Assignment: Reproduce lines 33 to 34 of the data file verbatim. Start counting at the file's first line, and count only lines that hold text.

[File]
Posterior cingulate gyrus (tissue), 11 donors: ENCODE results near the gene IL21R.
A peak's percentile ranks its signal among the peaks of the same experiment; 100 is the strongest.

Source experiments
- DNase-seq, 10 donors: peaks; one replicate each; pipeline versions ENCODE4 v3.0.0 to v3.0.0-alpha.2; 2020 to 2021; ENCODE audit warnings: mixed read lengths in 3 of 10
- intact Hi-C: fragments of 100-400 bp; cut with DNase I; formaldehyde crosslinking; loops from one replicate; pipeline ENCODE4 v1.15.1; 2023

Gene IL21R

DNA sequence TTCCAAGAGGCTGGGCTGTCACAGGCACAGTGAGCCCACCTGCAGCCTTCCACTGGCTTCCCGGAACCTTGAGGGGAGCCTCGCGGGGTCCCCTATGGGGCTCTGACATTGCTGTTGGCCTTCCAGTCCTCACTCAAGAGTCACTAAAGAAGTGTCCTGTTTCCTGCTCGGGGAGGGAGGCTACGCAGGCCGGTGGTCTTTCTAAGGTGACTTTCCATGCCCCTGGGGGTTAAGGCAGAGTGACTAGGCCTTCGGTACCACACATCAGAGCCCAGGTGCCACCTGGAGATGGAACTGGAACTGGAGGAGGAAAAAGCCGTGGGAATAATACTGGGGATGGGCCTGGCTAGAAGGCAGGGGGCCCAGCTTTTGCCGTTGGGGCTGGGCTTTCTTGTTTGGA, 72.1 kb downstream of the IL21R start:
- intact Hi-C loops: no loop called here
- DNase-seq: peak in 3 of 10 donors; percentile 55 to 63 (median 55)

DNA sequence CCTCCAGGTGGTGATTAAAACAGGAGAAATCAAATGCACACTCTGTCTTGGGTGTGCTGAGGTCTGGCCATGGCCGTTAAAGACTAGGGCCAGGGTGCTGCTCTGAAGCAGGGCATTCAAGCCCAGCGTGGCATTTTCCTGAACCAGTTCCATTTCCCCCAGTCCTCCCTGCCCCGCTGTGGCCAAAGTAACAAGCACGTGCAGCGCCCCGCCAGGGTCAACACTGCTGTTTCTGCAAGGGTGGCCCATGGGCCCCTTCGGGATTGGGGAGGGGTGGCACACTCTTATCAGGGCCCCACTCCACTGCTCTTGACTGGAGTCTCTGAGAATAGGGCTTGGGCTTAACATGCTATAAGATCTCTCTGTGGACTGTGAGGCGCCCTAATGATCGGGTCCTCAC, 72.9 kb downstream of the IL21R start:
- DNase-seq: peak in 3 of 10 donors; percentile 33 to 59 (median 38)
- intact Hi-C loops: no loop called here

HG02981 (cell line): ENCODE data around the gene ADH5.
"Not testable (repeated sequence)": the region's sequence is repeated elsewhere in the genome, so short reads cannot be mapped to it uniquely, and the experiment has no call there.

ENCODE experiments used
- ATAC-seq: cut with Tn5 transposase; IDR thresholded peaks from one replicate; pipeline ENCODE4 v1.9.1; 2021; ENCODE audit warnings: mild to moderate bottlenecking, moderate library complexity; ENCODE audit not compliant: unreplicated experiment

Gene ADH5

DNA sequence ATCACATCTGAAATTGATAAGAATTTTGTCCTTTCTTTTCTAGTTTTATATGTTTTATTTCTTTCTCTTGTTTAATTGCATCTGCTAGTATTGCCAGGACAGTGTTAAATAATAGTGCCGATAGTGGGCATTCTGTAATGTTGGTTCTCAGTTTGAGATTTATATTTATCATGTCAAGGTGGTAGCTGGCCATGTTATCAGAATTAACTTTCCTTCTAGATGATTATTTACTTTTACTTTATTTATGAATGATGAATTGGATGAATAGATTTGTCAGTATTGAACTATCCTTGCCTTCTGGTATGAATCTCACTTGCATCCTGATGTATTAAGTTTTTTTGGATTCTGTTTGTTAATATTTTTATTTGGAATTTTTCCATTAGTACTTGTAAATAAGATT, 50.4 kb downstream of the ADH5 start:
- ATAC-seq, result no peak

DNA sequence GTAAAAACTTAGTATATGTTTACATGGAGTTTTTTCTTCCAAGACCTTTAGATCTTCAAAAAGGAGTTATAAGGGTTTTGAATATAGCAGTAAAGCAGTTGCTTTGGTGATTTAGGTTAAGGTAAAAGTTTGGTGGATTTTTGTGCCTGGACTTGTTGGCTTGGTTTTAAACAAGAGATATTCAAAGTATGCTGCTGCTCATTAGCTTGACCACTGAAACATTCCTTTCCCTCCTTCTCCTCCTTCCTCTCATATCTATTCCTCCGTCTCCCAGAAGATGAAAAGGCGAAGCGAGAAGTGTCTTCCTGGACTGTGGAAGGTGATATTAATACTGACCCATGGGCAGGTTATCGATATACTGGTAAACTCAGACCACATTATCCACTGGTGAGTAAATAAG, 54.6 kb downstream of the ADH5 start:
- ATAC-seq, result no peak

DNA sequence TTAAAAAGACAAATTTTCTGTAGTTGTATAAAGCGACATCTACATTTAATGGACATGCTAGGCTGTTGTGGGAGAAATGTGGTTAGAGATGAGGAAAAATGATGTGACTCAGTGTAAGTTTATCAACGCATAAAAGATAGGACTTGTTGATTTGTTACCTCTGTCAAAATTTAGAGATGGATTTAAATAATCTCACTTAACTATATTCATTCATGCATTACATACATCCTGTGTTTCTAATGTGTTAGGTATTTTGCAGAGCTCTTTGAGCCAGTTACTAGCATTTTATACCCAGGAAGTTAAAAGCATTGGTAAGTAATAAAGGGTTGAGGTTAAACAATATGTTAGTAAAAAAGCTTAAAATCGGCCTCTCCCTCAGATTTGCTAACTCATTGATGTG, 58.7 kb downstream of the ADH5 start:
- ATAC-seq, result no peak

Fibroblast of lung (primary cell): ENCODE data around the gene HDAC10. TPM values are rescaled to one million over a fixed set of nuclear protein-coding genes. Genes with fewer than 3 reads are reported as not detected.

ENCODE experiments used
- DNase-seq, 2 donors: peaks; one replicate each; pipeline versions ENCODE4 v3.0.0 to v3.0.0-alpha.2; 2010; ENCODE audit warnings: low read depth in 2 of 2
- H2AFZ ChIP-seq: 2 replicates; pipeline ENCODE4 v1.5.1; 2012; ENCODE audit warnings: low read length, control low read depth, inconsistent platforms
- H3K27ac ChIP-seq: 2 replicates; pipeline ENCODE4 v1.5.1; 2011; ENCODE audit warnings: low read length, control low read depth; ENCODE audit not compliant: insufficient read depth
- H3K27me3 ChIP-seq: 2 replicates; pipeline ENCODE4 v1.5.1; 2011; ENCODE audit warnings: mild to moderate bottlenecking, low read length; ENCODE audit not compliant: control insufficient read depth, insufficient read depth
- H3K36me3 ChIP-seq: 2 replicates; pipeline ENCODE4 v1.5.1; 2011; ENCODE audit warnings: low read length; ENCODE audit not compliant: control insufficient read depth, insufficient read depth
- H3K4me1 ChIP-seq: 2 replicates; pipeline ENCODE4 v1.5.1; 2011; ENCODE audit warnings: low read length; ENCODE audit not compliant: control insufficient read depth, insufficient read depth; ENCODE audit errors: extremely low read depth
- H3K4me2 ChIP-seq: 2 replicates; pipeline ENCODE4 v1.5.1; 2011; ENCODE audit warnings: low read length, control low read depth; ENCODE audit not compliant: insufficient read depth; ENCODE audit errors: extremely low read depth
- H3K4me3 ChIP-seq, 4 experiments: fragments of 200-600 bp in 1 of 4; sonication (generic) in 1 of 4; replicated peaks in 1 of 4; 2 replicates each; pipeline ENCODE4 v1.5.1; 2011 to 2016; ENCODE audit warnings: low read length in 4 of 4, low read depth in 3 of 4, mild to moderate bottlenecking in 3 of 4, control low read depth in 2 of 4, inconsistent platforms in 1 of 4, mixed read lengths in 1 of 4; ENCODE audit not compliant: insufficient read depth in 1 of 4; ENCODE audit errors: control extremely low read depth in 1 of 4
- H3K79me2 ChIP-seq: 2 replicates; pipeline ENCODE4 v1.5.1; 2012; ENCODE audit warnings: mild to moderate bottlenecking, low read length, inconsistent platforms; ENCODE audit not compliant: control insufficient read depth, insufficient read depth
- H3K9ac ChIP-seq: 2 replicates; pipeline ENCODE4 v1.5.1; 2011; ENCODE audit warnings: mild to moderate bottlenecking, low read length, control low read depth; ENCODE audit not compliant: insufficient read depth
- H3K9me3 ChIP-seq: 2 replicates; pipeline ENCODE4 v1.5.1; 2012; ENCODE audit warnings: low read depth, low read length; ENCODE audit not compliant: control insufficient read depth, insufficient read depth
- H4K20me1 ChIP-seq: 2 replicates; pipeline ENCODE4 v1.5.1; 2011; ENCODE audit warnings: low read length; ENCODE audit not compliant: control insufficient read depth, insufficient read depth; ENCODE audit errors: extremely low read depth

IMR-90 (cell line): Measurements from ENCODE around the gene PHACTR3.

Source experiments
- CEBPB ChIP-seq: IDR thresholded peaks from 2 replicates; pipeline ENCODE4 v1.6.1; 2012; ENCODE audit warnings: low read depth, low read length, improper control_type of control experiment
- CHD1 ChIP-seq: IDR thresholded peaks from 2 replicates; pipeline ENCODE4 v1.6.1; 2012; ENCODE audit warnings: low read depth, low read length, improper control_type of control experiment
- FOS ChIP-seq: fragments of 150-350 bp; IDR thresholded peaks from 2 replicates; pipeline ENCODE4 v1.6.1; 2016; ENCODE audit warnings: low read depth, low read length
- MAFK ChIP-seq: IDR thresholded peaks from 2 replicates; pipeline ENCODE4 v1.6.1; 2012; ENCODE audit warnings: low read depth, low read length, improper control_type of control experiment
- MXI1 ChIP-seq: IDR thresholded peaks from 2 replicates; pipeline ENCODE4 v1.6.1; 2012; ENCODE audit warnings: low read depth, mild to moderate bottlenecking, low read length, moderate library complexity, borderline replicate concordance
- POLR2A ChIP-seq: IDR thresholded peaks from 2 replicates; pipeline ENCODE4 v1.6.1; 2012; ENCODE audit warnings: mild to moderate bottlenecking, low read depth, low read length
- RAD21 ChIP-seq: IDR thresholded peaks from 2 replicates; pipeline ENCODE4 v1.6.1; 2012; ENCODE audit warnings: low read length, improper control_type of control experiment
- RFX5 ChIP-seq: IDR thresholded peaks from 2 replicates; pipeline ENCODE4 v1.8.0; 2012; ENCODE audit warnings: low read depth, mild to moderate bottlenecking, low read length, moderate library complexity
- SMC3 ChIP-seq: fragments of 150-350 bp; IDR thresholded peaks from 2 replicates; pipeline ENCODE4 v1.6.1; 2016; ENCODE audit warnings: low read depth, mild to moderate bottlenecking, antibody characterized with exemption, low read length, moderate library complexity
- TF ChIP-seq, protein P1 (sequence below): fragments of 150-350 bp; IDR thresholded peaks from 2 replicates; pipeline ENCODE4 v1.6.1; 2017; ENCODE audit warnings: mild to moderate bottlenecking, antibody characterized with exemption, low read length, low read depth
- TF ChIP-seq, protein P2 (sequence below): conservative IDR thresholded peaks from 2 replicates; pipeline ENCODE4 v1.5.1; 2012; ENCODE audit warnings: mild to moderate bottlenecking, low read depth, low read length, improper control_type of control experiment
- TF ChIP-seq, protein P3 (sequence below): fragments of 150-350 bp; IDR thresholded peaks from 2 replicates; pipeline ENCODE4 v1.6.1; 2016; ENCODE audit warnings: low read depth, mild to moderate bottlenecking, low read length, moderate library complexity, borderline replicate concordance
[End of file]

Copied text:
- H3K4me3 ChIP-seq, 4 experiments: fragments of 200-600 bp in 1 of 4; sonication (generic) in 1 of 4; replicated peaks in 1 of 4; 2 replicates each; pipeline ENCODE4 v1.5.1; 2011 to 2016; ENCODE audit warnings: low read length in 4 of 4, low read depth in 3 of 4, mild to moderate bottlenecking in 3 of 4, control low read depth in 2 of 4, inconsistent platforms in 1 of 4, mixed read lengths in 1 of 4; ENCODE audit not compliant: insufficient read depth in 1 of 4; ENCODE audit errors: control extremely low read depth in 1 of 4
- H3K79me2 ChIP-seq: 2 replicates; pipeline ENCODE4 v1.5.1; 2012; ENCODE audit warnings: mild to moderate bottlenecking, low read length, inconsistent platforms; ENCODE audit not compliant: control insufficient read depth, insufficient read depth